By Jack Robert Stacey | Technology Editor
As the first-ever “Olympic-licensed event for physical and non-physical virtual sports”, the 2021 ‘Olympic Virtual Series’ (also referred to as ‘OVS’) aims to bring the internationally-renowned competition back the world stage and is scheduled to run later this year between May 13th and June 23rd. With the 2020 Tokyo Summer Olympic Games remaining postponed due to the impact of COVID-19, the series has partnered with a range of prominent video-game publishers and International Sports Federations to bring the competition online to “enthusiasts all around the world”.
According to a statement released by the International Olympic Committee, the inaugural Olympic Virtual Series will allow participants to compete across five different virtual or ‘simulated’ sporting events, currently set to include baseball, cycling, rowing, sailing and motorsport – Many of which have proven to be popular and highly anticipated Olympic events when held in real-life.
In support of the Olympic Virtual Series, the International Olympic Committee has formed close partnerships with several prominent video-game publishers, such as Konami Digital Entertainment and Polyphony Digital. Video-games companies will actually play a critical role in the competition, hosting these aforementioned virtual sporting events through titles like eBaseball Powerful Pro Baseball 2020 (Konami) and Gran Turismo (Polyphony).
David Lappartient, current Chair of IOC’s Esports and Gaming Liaison Group (or ‘ELG’), expressed his appreciation towards of “a number of” International Sports Federations for assisting in “the launch of the first-ever Olympic Virtual series” later this year. With the continued impact of COVID-19 on worldwide sporting competitions, Lappartient maintained that “the OVS is an exciting step forward for the virtual sports world” and, if the event proves to be successful, could represent a significant development for the modern “Olympic Movement”.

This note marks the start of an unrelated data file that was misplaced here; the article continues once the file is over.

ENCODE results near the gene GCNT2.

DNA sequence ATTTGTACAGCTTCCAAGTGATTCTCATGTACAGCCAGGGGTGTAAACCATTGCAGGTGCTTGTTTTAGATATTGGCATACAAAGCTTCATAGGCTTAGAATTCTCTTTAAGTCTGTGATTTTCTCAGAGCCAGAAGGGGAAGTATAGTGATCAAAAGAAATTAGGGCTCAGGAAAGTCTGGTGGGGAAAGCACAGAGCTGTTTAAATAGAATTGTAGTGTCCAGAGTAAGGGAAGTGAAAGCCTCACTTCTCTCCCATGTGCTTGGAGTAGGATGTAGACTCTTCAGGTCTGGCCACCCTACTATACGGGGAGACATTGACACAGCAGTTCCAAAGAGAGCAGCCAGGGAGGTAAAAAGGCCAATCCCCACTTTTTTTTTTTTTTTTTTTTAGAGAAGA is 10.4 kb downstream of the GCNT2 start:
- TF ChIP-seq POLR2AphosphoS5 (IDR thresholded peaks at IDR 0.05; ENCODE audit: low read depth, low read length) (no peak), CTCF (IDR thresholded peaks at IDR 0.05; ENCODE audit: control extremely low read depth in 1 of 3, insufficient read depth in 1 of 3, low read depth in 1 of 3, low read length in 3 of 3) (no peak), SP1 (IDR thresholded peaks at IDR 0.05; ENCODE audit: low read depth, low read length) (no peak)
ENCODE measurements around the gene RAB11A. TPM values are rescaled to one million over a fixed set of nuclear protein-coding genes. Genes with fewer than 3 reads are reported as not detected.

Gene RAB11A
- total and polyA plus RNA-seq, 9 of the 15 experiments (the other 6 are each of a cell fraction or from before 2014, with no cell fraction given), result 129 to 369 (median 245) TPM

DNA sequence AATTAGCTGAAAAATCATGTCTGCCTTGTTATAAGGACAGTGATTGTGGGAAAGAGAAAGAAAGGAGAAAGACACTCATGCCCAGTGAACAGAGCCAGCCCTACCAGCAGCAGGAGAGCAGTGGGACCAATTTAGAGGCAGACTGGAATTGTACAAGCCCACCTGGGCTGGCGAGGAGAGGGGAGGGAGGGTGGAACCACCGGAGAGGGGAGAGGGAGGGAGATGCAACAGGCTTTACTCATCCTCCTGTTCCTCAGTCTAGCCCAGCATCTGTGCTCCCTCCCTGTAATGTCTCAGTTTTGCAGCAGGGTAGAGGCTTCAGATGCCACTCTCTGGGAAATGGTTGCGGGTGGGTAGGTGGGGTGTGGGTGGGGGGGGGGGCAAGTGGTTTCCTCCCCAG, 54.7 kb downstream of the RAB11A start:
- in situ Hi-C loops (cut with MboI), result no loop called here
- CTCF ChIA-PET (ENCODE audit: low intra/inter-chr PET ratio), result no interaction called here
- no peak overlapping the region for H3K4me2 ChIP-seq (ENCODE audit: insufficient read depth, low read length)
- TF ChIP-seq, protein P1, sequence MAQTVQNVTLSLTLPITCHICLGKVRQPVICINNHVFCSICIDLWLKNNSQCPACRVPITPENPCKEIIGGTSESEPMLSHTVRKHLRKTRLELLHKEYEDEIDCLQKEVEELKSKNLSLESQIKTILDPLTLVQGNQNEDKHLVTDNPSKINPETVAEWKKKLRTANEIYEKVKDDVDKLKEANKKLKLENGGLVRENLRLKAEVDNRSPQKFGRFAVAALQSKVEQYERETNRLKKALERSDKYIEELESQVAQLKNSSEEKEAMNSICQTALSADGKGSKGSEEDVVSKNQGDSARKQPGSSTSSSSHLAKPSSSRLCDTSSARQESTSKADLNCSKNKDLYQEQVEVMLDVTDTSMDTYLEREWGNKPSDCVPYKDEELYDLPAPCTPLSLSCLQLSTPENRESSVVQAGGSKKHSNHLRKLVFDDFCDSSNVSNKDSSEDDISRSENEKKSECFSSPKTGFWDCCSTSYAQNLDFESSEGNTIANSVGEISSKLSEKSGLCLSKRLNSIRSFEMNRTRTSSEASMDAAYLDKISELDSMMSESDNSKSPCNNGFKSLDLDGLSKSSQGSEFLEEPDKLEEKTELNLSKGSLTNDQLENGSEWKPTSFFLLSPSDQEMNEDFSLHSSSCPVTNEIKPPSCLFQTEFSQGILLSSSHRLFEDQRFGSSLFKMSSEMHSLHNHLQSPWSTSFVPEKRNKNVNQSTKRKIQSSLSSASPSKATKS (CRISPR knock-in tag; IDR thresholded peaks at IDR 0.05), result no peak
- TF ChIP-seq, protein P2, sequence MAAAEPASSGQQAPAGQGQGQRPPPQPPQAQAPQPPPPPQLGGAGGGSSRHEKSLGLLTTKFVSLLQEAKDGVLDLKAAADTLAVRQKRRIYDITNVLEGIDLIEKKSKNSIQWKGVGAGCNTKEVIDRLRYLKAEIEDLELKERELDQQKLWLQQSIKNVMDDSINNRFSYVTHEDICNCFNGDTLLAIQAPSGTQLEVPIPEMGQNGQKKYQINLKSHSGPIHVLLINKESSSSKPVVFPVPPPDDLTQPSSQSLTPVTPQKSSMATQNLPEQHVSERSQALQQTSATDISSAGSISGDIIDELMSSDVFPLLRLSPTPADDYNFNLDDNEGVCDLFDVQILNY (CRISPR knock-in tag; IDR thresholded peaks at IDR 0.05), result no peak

As one of the key focuses of the Olympic Virtual Series, the competition will invite a range of competitors from around the world to take part in all five of virtual events safely “from home or their training facilities”. The International Olympic Committee have highlighted their intentions to use the event as a means to reach a large, primarily younger audience in order to better promote inclusive participation in both physical and non-physical sports.
With the widespread international interest created by the announcement of the Olympic Virtual Series, other prominent sporting organisations have also “confirmed their excitement and commitment to exploring inclusion in future editions of the OVS”. If the online event proves to be successful, the International Olympic Committee may begin working alongside the likes of FIFA, the International Tennis Federation, and World Taekwondo to bring simulated versions of these sports into worldwide the competition.
Viewers will be able to experience the alternative competition online via the Official Olympic channel, where the series intends to promote participation in these sports and “generate excitement in the build-up to the Olympic Games Tokyo 2020”.
Thomas Bach, President of the International Olympic Committee, described the Virtual Series as “a new, unique Olympic Digital Experience” that, with the Tokyo Olympics being postponed due to the impact of COVID-19, “aims to grow direct engagement with new audiences in the field of virtual sports”. As a former Olympian himself, Bach highlighted that, as part of its “special focus on youth”, the newly announced Virtual Series “encourages sports participation and promotes the Olympic values” to a worldwide audience.
Despite the pressures of COVID-19 on holding these large-scale international events, the Olympic Virtual Series represents a significant opportunity to combine this world-renowned sporting organisation with the rising popularity of esports, a relatively new form of competition.Jack Robert Stacey Science and Technology